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S. 2238 (105th): Muhammad Ali Boxing Reform Act

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The summary below was written by the Congressional Research Service, which is a nonpartisan division of the Library of Congress, and was published on Oct 8, 1998.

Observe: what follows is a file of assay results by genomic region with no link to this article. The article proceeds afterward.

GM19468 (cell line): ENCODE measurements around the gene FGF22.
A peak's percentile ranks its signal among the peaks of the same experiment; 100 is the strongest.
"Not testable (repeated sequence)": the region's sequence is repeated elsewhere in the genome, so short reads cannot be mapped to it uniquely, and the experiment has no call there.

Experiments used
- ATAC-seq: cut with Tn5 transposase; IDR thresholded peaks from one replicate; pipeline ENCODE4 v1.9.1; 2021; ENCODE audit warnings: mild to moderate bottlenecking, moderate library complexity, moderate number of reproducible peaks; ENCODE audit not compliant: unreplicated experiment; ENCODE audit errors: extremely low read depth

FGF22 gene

Muhammad Ali Boxing Reform Act - Amends the Professional Boxing Safety Act of 1996 to require any contract between a boxer and a promoter or manager to: (1)include mutual obligations between the parties;(2) specify a minimum number of professional boxing matches (match or matches) per year for the boxer; and (3) set forth a specific period of time during which the contract will be in effect, including any provision for extension of that period due to the boxer's temporary inability to compete because of an injury or other cause. (Sec. 4) Limits to 12 months the period for which promotional rights to promote a boxer may be granted under a contract between the boxer and a promoter, or between promoters with respect to a boxer, if such rights are required as a condition for the boxer's participation in a match against another boxer who is under contract to the promoter. Prohibits a promoter exercising promotional rights with respect to such boxer during the 12-month period beginning on the day after the last day of such promotional right period from securing exclusive promotional rights from the boxer's opponents as a condition of participating in a professional boxing match against the boxer. Makes any contract to the contrary unenforceable and considered to be in restraint of trade and contrary to public policy. Prohibits: (1) a promoter or a sanctioning organization from requiring a boxer, in a contract arising from a match that is a mandatory bout under the organization's rules, to grant promotional rights to any promoter for a future match; and (2) a licensee, manager, matchmaker, or promoter from requiring a boxer to employ, retain, or provide compensation to any individual or business enterprise recommended or designated by that person as a condition of such person's working with the boxer or arranging for the boxer to participate in a match or as a condition of such boxer's participation in a match. Declares that: (1) a contractual provision between a promoter and a boxer, or between promoters with respect to a boxer, that violates this Act's prohibition regarding promotional rights under mandatory bout contracts is contrary to public policy and unenforceable; and (2) in any action brought against a boxer to recover money for acting as a licensee, manager, matchmaker, or promoter for the boxer, the court, arbitrator, or administrative body may deny recovery under the contract as contrary to public policy if the employment, retention, or compensation that is the subject of the action was obtained in violation of this Act. Prohibits: (1) a promoter from having a direct or indirect financial interest in the management of a boxer; or (2) a manager from having a direct or indirect financial interest in the promotion of a boxer, or being employed by or receiving compensation or other benefits from a promoter. Allows a boxer to act as his own promoter or manager. (Sec. 5) Requires a sanctioning organization that sanctions matches on an interstate basis to: (1) establish objective and consistent written criteria for the ratings of professional boxers; (2) establish and publish an appeals procedure that affords a boxer rated by that organization a reasonable opportunity to submit information to contest its rating of the boxer (under which the organization shall, within 14 days after the boxer's request, provide to the boxer a written explanation of the organization's criteria and its rating of the boxer, including a response to any specific questions submitted by the boxer, and submit a copy to the President of the Association of Boxing Commissions of the United States and to the boxing commission of the boxer's domiciliary State); (3) mail a notice to a boxer such organization rates in its top ten, with a written explanation of the reasons for any change in such rating, and post a copy of such notice and explanation of the change on its Internet website or homepage, in any; and (4) submit to the Federal Trade Commission (FTC), by January 31 of each year, a complete description of the organization's ratings criteria, policies, general sanctioning fee schedule, bylaws, and appeals procedure and a list and business address of the organization's officials who vote on boxer ratings. Directs the FTC to make information received under this section available to the public. Authorizes the FTC to assess sanctioning organizations a fee to offset the cost it incurs in processing the information and making it available to the public. Authorizes a sanctioning organization, in lieu of submitting the required information to the FTC, to maintain a website on the Internet that meets specified requirements. Prohibits an officer or employee of a sanctioning organization from receiving any compensation, gift, or benefit directly or indirectly from a promoter, boxer, or manager, but allows the receipt of: (1) payment by a promoter, boxer, or manager of such organization's published fee for sanctioning a match or reasonable expenses in connection therewith if the payment is reported to the responsible boxing commission; or (2) a gift or benefit of de minimis value. (Sec. 6) Requires a sanctioning organization, before sanctioning a match in a State, to provide to the State's boxing commission a written statement of: (1) all charges, fees, and costs the organization will assess any boxer participating in that match; (2) all payments, benefits, complimentary benefits, and fees the organization will receive for its affiliation with the event from all sources; and (3) such additional information as the commission may require. Requires that before a match organized, promoted, or produced by a promoter is held in a State, the promoter provide to the appropriate State boxing commission a written statement containing: (1) a copy of any agreement to which the promoter is a party with any participating boxer; (2) a statement made under penalty of perjury that there are no other agreements between the promoter and the boxer with respect to that match; and (3) a written statement of all fees, charges, and expenses that will be assessed by or through the promoter on the boxer pertaining to the event and of all payments, gifts, or benefits the promoter is providing to any sanctioning organization affiliated with the event. Requires a promoter, upon request, to make information received under this section available to the chief law enforcement officer of the State in which the match is to be held. Makes the requirements of this section inapplicable to a match scheduled to last less than ten rounds. (Sec. 7) Sets penalties for violation of anti-exploitation, sanctioning organization, or disclosure provisions. Provides for civil actions by the chief law enforcement officer of a State and for private rights of action. (Sec. 8) Requires license revocations to be treated as suspensions. Requires State commissions to honor suspensions of boxers ordered by other State commissions for unsportsmanlike conduct or other inappropriate behavior inconsistent with generally accepted methods of competition in a professional boxing match.